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The development and "yuppification" of downtown Miami, Brickell, Midtown, and the Biscayne corridor, expansion of Metrorail ["almost"] to the airport with improved frequency, new options like Miami Trolley, Zipcar, and Car2go, coupled with increasing traffic congestion, has definitely made living in the city and using public transportation more popular. 10-20 years ago, it was largely just for the poor, a few students (mostly the poor ones), and a few downtown commuters who park and ride at the train station, but nobody really moved specifically to use the public transportation back then. We still only have GPS bus tracking on one city bus route, though...having it on all busses, so at least you know when the bus is late or not coming at all (which is, unfortunately, often the case...), would make the system infinitely more useful. It's really remarkable how many people who could afford to drive choose to use the unreliable and inadequate system that we currently have in place!
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Old 04-16-2014, 11:05 AM
 
1,714 posts, read 3,138,216 times
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Quote:
Originally Posted by nei View Post
Vancouver has had a large increase in transit share. It never had as low transit use as many newer American cities, but it has become more popular. DC might be a possible American contender.

Quick Note: Vancouver’s Transit Revival | Pedestrian Observations

Some European cities may have seen a revival, though of course transit use never reached as low levels.
Maybe the increase is why Vancouver's Skytrain is switching from the honor system to turnstiles. I made an effort to ride it the last time I was in Vancouver, and IMO, the stations and trains need a makeover, but really effective since the trains go to all the right places.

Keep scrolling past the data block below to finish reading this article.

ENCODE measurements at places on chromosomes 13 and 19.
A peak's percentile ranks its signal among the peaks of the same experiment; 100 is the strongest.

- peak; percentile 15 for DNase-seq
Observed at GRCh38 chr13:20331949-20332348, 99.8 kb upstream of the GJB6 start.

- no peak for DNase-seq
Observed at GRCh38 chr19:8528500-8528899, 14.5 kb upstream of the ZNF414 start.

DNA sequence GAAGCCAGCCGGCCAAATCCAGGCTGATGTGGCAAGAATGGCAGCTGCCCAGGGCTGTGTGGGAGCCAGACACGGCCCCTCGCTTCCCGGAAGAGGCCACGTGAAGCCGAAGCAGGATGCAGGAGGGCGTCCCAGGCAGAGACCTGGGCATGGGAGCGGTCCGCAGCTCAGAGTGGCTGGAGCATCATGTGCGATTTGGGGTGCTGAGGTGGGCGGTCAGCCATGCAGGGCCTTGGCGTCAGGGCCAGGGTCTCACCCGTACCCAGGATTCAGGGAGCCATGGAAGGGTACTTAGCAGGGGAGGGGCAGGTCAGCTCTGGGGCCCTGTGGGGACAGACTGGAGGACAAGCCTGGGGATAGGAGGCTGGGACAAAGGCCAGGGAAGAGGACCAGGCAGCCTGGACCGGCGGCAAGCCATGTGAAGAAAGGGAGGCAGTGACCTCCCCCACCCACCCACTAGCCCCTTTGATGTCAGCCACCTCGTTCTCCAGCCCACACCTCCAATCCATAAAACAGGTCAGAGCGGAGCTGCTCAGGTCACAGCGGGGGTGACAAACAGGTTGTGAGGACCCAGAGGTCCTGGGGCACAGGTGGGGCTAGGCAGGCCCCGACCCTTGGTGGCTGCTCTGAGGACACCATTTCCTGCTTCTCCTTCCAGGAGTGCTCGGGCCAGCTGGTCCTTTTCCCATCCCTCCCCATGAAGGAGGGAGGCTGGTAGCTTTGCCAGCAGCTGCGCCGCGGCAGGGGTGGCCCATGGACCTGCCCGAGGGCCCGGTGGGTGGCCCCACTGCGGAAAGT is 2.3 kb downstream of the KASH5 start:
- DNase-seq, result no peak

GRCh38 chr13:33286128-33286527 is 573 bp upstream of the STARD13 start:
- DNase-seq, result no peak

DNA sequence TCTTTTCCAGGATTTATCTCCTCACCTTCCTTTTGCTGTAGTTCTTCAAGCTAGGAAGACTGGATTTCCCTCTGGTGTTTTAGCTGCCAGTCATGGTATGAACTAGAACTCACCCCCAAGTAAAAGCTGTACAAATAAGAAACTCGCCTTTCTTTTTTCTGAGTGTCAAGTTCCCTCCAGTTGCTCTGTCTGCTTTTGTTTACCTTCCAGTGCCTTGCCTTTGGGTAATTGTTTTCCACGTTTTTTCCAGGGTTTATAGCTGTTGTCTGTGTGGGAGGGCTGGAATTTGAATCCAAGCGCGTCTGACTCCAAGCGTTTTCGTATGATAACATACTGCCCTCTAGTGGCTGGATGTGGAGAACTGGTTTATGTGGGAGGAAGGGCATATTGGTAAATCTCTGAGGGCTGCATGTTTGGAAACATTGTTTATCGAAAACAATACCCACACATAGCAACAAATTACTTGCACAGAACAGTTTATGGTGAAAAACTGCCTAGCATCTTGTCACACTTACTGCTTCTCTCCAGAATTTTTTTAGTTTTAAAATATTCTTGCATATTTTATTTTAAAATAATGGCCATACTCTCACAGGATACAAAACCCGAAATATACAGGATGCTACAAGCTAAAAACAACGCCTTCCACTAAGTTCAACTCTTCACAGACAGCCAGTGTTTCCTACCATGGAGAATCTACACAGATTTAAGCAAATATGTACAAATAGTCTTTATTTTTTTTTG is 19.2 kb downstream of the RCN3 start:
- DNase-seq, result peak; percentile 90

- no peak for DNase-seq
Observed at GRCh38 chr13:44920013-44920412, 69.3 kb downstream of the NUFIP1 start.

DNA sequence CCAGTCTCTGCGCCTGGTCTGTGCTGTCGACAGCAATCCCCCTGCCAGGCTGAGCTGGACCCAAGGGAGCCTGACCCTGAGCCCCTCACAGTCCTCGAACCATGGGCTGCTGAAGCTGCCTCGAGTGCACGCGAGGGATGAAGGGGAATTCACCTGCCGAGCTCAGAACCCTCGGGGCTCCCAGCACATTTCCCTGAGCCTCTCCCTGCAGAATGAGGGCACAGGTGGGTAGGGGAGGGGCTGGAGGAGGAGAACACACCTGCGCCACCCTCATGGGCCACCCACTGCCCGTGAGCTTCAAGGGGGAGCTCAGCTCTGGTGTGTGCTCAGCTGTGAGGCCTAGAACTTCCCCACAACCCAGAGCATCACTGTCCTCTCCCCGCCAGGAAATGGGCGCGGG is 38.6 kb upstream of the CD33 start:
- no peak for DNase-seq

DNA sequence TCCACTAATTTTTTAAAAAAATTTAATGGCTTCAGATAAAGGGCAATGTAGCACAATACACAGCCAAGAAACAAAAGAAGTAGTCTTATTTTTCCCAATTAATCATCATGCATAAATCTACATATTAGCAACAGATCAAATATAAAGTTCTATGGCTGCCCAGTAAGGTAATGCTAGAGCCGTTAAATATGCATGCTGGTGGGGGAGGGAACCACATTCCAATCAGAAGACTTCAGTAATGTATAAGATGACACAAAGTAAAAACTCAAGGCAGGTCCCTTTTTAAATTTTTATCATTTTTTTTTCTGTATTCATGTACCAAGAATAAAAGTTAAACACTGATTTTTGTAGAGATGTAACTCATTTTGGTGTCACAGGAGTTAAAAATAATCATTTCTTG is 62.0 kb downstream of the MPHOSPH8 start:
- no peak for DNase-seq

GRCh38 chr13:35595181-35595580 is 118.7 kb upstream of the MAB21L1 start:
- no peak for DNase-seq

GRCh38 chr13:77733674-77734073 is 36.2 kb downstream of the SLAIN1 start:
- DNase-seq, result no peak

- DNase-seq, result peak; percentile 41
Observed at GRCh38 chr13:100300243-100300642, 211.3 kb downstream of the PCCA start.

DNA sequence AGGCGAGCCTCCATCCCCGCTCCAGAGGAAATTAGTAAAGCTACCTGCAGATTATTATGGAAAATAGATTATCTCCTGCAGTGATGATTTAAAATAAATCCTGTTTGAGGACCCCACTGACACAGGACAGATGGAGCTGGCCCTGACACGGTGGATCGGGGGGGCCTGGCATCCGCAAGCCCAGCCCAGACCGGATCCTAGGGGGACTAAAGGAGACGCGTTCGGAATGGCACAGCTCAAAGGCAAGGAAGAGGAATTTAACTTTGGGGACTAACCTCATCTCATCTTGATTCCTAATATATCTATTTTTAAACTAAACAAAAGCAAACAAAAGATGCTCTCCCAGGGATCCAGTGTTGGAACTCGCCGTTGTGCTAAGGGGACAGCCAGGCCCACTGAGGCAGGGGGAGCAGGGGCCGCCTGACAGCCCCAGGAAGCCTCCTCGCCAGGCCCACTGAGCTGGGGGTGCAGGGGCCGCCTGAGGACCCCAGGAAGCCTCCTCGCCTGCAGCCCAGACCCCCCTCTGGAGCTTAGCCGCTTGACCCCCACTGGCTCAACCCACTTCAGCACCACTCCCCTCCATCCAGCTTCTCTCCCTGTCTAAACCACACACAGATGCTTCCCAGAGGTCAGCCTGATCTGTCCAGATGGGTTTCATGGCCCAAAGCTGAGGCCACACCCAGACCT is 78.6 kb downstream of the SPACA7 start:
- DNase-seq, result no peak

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Old 04-16-2014, 10:01 PM
 
Location: Seattle, WA
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Quote:
Originally Posted by genjy View Post
Maybe the increase is why Vancouver's Skytrain is switching from the honor system to turnstiles. I made an effort to ride it the last time I was in Vancouver, and IMO, the stations and trains need a makeover, but really effective since the trains go to all the right places.
I was really impressed with the Vancouver Skytrain, though I felt it should go out to the west end near Stanley Park, instead of doing the loop-back thing to connect at Waterfront station. Smaller, computer-automated trains at high service frequency is definitely the way to go. I wonder how ridership will be affected when they finally close those turnstiles, I suspect any hit they take will be temporary, considering all the new development going on.
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Old 04-17-2014, 09:37 AM
nei nei won $500 in our forum's Most Engaging Poster Contest - Thirteenth Edition (Jan-Feb 2015). 

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Location: Long Island / NYC
45,989 posts, read 41,979,923 times
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Quote:
Originally Posted by genjy View Post
Maybe the increase is why Vancouver's Skytrain is switching from the honor system to turnstiles. I made an effort to ride it the last time I was in Vancouver, and IMO, the stations and trains need a makeover, but really effective since the trains go to all the right places.
Quote:
Originally Posted by hurricaneMan1992 View Post
I was really impressed with the Vancouver Skytrain, though I felt it should go out to the west end near Stanley Park, instead of doing the loop-back thing to connect at Waterfront station. Smaller, computer-automated trains at high service frequency is definitely the way to go. I wonder how ridership will be affected when they finally close those turnstiles, I suspect any hit they take will be temporary, considering all the new development going on.
They've missed the biggest corridor: West Broadway out to UBC, which currently has as many bus riders (110,000) as a skytrain line but in a shorter distance. Going one more stop the West End sounds like a good idea, but for those going from just the West End to Downtown buses might work better than Sktrain, as buses can have closer stops which has more of an advantage for short distances. The West End isn't on the way to anything for the skytrain, so it might not be worth it.

Next Vancouver line under construction:

SkyTrain Evergreen Line moving full forward for 2016 arrival

And the UBC line:

SPECIAL FEATURE: UBC-Broadway subway needs to be top regional priority

The latter will get much of its ridership from people switching from buses to the subway, but it should attract some former drivers.

Also see the slideshow from the mayor's website:

Mayor of Vancouver Blog Archive A Subway for the Broadway Corridor